Seventy-three percent of PhD students funded by the Economic and Social Research Council cited higher education as their first post-degree destination in 2010-11 – compared to just 51 per cent in 2007-08.
Significant rises were also reported by the Natural Environment Research Council, the Biotechnology and Biological Sciences Research Council and the Engineering and Physical Sciences Research Council.
Only the Science and Technology Facilities Council reported a fall – from 50 per cent in 2008-09 to 42 per cent in 2010-11.
The figures are included in the impact reports each council published this week, at the behest of the Department for Business, Innovation and Skills.
The reports set out the impacts the research councils have achieved in the 2010-11 financial year and include standardised metrics on “outputs” such as papers produced, academics supported and patents applied for.
David Willetts, the universities and science minister, said the reports demonstrated that the UK was a “world leader in science and research”.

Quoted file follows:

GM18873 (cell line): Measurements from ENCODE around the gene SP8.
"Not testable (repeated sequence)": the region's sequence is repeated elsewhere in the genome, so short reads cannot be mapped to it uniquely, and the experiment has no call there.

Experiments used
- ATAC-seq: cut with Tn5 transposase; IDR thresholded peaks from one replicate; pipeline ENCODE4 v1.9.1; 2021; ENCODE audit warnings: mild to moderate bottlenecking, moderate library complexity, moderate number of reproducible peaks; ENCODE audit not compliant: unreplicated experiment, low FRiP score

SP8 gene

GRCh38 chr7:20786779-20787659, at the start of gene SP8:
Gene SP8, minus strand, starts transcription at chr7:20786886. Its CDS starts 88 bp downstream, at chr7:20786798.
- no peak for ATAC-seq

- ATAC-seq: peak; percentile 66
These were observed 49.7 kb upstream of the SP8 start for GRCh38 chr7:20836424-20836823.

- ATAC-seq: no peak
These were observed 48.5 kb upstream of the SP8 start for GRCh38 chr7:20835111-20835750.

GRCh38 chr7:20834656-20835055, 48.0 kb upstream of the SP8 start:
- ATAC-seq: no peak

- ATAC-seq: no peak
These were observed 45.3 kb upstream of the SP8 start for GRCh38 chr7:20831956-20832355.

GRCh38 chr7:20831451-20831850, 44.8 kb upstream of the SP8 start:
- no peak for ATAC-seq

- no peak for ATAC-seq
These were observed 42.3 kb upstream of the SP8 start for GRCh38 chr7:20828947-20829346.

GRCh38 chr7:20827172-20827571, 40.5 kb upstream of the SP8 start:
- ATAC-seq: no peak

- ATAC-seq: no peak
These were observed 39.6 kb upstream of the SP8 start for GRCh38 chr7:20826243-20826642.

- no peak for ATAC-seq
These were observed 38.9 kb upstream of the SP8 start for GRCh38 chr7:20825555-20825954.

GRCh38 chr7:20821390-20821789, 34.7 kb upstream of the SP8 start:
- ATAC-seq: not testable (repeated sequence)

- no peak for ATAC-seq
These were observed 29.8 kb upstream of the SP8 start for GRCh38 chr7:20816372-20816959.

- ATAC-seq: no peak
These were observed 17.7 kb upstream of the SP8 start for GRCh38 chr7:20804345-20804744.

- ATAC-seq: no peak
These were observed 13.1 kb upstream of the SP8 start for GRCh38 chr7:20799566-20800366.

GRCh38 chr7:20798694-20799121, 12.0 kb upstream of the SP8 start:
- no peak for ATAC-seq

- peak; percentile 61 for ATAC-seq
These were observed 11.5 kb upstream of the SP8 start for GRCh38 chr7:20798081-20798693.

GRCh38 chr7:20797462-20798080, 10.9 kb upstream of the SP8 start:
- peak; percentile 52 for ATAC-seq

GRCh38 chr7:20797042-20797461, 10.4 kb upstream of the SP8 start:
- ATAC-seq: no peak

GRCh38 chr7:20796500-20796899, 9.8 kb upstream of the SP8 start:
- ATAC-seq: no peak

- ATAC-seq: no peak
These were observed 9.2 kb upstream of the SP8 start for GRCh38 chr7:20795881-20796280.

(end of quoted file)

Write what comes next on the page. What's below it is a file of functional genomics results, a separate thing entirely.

“From the development of groundbreaking new treatments to studies that shape public policy and improve lives, the significant economic and societal impact of the UK research base is extremely impressive,” he said.
The AHRC’s report avoids any mention of David Cameron’s Big Society agenda.
The research council’s delivery plan, published a year ago, highlighted the contribution that its Connected Communities programme could make to the Big Society project, prompting a barrage of criticism by academics.
The impact report states merely that Connected Communities will “develop a more comprehensive understanding of the social and economic challenges for communities”.
The reports show that the number of PhD students supported by every council except the BBSRC have fallen slightly since 2007-08.
The numbers of principal investigators supported have also fallen for all but the NERC and the Medical Research Council.
However, the number of publications produced with research council funding has increased for all but the BBSRC and the AHRC.
Numbers of ESRC-funded papers tripled, while those funded by the EPSRC almost doubled.
Several of the reports also draw attention to the high citation impact of the research they fund.
David Delpy, Research Councils UK’s impact champion, said: “It is vitally important to demonstrate the value that the UK’s excellent research contributes to the economic growth, prosperity and wellbeing of the UK, both now and in the future.”